Returning home to Kentucky, Clark organized the Louisville Jockey Club for the purpose of raising money to build quality racing facilities just outside of the city. The track would soon become known as Churchill Downs, named for Lewis Clark’s relatives, John and Henry Churchill, who had provided the land for the racetrack.

Besides the consumption of the Mint Julep drink, other traditions have played a large role in the Derby atmosphere, with elegant women appearing in long dresses, big hats, and carrying fancy umbrellas.

The Derby is frequently referred to as “The run for the roses,” because a garland of red roses is awarded to the Kentucky Derby winner each year.

Les Abeilles – The Bees of Paris

Bees and beekeeping have a long and treasured history in Paris.

In the nineteenth century, many people left the French countryside to live in the city of Paris, and some of them brought their beloved bees along too. They soon discovered that their bees loved Paris as much as they did.

The bee tile floor of La Maison du Miel

A century ago, there were more than 1000 hives in the city of Paris. The bees almost disappeared in the decades after World War II, but a new generation of beekeepers has brought them back to the city. Today, it is estimated that  there are close to 500 hives in the City of Light.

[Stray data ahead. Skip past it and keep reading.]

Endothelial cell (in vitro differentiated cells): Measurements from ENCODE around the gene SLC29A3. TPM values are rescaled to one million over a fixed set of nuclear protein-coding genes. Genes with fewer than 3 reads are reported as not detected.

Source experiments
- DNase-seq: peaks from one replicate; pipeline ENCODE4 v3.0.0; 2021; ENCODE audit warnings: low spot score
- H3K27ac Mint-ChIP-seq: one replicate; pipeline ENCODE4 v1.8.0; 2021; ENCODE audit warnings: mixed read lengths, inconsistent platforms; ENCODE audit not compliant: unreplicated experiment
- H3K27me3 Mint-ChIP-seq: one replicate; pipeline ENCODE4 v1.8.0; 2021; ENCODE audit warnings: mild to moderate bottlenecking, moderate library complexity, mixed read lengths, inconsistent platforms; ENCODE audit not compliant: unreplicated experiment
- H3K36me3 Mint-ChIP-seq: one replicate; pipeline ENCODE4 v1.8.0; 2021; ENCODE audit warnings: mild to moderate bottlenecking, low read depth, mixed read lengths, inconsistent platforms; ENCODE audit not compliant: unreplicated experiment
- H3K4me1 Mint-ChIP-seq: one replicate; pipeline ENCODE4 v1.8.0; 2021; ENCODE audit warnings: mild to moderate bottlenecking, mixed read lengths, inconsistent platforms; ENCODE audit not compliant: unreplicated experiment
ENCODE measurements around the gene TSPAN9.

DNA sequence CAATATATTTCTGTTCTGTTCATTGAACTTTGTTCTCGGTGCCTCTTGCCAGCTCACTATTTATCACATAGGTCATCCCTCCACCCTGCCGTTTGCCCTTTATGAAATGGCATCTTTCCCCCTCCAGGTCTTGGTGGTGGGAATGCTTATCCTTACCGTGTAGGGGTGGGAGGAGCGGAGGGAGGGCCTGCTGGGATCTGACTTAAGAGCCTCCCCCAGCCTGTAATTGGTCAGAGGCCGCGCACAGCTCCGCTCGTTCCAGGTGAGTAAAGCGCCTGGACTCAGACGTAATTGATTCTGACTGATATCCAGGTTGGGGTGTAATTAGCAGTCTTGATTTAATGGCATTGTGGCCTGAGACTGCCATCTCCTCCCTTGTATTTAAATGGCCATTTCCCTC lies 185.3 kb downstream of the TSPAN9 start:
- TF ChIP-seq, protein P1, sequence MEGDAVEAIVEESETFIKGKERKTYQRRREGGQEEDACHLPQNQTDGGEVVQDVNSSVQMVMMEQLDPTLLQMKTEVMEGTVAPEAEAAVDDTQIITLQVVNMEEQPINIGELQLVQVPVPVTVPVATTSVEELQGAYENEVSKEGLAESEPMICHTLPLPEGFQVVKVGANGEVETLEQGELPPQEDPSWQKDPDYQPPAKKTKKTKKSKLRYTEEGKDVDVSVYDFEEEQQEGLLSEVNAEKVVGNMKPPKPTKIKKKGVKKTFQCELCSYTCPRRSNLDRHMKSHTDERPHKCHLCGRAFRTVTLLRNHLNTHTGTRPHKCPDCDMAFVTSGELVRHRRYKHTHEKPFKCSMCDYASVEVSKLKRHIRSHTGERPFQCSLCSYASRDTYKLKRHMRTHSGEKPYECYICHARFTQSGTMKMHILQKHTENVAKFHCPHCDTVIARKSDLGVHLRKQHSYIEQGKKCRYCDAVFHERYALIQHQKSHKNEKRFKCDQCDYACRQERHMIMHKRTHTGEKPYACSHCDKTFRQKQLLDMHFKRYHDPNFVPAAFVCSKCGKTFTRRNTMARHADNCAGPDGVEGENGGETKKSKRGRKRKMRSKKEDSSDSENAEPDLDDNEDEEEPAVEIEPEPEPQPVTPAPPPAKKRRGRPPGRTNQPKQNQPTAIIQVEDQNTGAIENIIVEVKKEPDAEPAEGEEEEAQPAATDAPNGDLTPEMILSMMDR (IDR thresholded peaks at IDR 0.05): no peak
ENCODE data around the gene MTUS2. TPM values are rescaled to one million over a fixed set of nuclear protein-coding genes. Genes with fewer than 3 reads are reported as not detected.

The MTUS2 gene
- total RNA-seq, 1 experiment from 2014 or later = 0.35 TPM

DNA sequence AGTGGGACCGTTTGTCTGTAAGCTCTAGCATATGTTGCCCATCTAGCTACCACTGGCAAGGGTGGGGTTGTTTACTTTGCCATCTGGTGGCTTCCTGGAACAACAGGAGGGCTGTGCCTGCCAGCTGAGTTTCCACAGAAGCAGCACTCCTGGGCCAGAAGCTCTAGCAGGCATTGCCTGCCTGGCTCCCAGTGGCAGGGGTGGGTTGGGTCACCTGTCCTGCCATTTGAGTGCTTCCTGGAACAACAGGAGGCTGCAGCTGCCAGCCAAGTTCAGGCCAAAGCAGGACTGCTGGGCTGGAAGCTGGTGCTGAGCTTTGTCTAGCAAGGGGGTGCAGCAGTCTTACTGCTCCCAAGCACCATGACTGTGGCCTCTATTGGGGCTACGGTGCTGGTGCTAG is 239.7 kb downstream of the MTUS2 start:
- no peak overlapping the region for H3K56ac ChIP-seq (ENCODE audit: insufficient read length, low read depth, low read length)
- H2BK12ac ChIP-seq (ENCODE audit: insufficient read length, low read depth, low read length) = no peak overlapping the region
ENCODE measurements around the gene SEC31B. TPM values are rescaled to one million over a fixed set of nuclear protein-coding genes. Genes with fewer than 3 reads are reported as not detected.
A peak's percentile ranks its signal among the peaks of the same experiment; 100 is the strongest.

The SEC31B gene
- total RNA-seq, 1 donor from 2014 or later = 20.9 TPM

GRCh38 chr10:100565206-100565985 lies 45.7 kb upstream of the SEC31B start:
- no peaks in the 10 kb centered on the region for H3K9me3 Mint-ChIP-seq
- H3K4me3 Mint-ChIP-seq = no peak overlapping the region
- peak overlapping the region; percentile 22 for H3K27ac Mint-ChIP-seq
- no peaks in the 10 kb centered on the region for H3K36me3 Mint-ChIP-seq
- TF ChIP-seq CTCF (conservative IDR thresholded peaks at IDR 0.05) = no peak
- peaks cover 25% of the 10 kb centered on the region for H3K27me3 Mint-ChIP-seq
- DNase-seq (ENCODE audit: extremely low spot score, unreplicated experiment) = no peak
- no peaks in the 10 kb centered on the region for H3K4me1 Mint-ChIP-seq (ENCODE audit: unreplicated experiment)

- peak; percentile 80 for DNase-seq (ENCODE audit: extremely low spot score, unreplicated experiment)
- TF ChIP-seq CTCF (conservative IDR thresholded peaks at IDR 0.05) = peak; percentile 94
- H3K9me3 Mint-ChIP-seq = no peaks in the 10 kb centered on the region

One of the first of the modern beekeepers was Jean Paucton, a retired accessory designer for the Palais Garnier, the baroque Second Empire opera house best known in the U.S. as the home of the fictional “Phantom of the Opera.”

Jean Paucton and his bees

Twenty-seven years ago, Monsieur Paucton studied beekeeping at the city’s Jardin du Luxembourg, where a school has been teaching beekeeping to Parisians for more than 150 years.  He ordered his first hive, which was delivered to him sealed and full of bees at the opera house. He had intended to install them at his new country house, but it wasn’t ready.

The beekeeping school at the Jardin du Luxembourg

Another opera employee suggested he put the hive on the roof where the bees wouldn’t bother anybody.  (That employee had been raising trout in the opera’s water reservoir used for fighting fires. The opera sounds like a very interesting place!)

Monsieur Paucton lugged the hive up to the roof and opened it up. Two weeks later, he found it already full of honey.  He decided to leave it there and over the years added four more.

Because Paris is pesticide-free and gardens and tree-lined streets are plentiful, bees are happy there. They make more honey in the city than in the country, according to many urban apiculturists.

Flowers in the Jardin du Luxembourg

The Paris-based National Apiculture Association runs a seven-year-old program to encourage beekeeping in cities, the largest such project in the world. The program has been a big success, and today the famous rooftops of Paris provide homes for the world’s most sophisticated bees.